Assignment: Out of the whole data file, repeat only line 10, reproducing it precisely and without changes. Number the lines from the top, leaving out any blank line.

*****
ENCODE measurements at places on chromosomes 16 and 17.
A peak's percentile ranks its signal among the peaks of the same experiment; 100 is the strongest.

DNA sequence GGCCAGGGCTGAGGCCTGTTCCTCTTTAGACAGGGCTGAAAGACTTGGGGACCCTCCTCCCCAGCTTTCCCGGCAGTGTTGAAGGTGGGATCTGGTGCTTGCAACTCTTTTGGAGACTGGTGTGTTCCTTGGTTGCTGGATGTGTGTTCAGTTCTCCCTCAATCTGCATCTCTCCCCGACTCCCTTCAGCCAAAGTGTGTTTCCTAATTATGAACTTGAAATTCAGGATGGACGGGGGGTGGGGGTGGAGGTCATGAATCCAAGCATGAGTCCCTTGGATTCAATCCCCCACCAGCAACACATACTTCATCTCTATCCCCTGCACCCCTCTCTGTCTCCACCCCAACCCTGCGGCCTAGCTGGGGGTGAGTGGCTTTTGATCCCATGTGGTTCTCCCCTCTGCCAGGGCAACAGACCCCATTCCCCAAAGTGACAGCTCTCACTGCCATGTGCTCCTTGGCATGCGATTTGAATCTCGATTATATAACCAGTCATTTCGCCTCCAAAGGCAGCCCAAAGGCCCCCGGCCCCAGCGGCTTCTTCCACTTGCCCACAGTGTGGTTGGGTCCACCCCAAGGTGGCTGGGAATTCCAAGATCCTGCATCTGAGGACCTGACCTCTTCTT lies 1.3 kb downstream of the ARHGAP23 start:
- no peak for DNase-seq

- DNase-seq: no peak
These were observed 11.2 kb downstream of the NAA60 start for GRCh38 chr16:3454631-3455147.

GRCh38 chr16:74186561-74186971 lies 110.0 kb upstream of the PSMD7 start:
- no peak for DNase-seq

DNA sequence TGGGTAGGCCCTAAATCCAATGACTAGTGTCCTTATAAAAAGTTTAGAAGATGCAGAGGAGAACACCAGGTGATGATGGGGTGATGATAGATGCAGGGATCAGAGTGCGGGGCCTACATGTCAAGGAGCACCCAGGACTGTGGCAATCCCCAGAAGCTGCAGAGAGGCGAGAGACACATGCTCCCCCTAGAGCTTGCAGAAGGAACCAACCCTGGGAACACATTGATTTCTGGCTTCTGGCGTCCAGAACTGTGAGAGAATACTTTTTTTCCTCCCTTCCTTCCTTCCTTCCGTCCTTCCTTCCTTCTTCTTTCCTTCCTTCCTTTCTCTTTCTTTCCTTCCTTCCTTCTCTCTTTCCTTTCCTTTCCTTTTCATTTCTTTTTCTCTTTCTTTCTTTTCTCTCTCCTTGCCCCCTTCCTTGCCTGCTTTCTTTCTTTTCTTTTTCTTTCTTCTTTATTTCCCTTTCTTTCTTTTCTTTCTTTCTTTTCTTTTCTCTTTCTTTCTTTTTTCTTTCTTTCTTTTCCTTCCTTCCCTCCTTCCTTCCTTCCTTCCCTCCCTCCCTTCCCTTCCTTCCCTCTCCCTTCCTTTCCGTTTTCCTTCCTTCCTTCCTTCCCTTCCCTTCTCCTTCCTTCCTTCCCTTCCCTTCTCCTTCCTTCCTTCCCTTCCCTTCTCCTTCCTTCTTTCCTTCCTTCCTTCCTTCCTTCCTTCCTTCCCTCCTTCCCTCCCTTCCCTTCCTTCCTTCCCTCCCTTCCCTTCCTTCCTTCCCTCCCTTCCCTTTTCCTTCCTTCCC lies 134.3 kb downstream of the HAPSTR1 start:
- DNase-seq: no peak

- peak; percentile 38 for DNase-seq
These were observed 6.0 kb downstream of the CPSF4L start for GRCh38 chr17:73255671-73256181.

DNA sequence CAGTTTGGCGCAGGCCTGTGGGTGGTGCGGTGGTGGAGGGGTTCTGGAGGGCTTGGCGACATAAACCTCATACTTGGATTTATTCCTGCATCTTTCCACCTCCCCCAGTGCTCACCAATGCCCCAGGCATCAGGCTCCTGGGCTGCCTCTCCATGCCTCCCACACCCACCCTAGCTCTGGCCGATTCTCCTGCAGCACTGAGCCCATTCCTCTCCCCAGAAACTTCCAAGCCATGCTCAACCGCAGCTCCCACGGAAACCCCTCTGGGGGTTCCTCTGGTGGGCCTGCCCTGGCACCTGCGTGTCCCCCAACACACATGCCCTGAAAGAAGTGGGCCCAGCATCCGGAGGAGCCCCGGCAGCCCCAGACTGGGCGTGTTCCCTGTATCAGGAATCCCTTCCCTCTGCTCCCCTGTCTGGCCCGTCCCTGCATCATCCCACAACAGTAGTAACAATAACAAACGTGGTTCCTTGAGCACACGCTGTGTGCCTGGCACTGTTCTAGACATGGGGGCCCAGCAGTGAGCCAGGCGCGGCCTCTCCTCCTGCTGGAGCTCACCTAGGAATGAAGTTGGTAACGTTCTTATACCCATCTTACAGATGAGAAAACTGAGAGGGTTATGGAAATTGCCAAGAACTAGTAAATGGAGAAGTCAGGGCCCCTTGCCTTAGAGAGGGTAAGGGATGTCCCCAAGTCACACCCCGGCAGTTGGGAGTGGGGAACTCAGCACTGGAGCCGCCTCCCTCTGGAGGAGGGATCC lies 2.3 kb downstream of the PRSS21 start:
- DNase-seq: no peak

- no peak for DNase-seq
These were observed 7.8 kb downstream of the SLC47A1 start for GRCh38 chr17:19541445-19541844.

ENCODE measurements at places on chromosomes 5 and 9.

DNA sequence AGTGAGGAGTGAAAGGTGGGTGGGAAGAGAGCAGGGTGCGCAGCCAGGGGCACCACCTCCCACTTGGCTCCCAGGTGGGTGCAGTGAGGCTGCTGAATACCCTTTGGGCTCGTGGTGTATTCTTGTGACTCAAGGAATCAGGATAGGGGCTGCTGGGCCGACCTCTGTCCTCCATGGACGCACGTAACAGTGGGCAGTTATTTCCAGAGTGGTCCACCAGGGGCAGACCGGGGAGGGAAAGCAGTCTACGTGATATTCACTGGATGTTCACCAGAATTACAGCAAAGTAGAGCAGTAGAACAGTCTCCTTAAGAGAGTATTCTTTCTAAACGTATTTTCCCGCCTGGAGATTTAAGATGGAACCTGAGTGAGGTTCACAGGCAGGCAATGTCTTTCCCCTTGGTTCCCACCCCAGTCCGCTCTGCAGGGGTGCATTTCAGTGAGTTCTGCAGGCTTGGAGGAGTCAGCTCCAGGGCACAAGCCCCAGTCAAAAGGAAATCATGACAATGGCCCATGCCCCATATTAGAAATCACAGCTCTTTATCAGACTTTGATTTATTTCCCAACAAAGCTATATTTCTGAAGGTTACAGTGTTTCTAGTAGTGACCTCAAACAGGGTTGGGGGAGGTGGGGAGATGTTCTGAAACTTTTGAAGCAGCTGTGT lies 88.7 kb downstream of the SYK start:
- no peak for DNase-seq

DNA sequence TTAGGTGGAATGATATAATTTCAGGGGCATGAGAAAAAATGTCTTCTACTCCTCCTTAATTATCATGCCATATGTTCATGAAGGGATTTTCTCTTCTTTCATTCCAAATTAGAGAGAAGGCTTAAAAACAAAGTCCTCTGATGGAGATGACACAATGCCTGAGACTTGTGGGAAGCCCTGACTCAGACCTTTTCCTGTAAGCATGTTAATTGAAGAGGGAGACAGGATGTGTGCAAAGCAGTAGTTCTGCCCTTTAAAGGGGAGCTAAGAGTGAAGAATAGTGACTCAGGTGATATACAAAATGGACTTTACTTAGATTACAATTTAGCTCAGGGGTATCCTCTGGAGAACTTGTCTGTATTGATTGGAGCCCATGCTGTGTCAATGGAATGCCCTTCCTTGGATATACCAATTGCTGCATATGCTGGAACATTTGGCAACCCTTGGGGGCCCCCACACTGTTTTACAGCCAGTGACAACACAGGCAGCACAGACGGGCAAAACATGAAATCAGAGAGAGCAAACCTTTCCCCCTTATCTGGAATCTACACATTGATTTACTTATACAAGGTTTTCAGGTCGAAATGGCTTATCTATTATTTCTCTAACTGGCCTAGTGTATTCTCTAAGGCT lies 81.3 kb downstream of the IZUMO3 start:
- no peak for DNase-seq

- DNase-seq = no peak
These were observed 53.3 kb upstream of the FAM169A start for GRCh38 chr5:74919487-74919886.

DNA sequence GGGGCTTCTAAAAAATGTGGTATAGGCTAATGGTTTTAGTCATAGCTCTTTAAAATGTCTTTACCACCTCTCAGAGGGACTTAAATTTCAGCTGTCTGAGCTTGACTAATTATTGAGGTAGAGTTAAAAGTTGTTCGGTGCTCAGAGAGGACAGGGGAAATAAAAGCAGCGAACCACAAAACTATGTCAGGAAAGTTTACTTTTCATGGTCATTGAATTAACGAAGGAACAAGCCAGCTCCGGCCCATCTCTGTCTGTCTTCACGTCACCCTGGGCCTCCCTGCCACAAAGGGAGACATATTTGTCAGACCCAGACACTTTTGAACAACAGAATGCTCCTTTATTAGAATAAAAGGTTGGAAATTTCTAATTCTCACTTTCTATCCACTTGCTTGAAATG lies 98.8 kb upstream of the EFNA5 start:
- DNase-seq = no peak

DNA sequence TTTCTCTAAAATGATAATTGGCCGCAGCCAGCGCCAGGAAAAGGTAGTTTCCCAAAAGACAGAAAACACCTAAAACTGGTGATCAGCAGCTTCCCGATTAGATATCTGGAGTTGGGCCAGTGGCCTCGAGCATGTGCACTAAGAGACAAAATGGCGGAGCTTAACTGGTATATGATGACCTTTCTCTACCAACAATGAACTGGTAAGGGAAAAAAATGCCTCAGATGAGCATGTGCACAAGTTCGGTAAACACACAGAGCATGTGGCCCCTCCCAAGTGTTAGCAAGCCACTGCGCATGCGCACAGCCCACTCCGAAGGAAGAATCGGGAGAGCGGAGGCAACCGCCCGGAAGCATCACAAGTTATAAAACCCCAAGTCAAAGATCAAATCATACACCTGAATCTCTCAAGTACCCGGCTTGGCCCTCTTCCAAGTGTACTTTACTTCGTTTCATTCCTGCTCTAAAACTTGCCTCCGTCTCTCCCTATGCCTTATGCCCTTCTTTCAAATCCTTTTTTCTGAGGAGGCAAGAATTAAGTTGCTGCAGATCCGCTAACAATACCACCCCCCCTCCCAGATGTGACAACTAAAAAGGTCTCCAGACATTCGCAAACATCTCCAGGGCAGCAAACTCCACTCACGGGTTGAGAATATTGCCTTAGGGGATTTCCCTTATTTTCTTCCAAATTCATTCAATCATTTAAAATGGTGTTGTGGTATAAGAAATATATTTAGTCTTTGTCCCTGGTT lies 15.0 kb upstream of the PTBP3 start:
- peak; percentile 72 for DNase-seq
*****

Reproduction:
- DNase-seq: no peak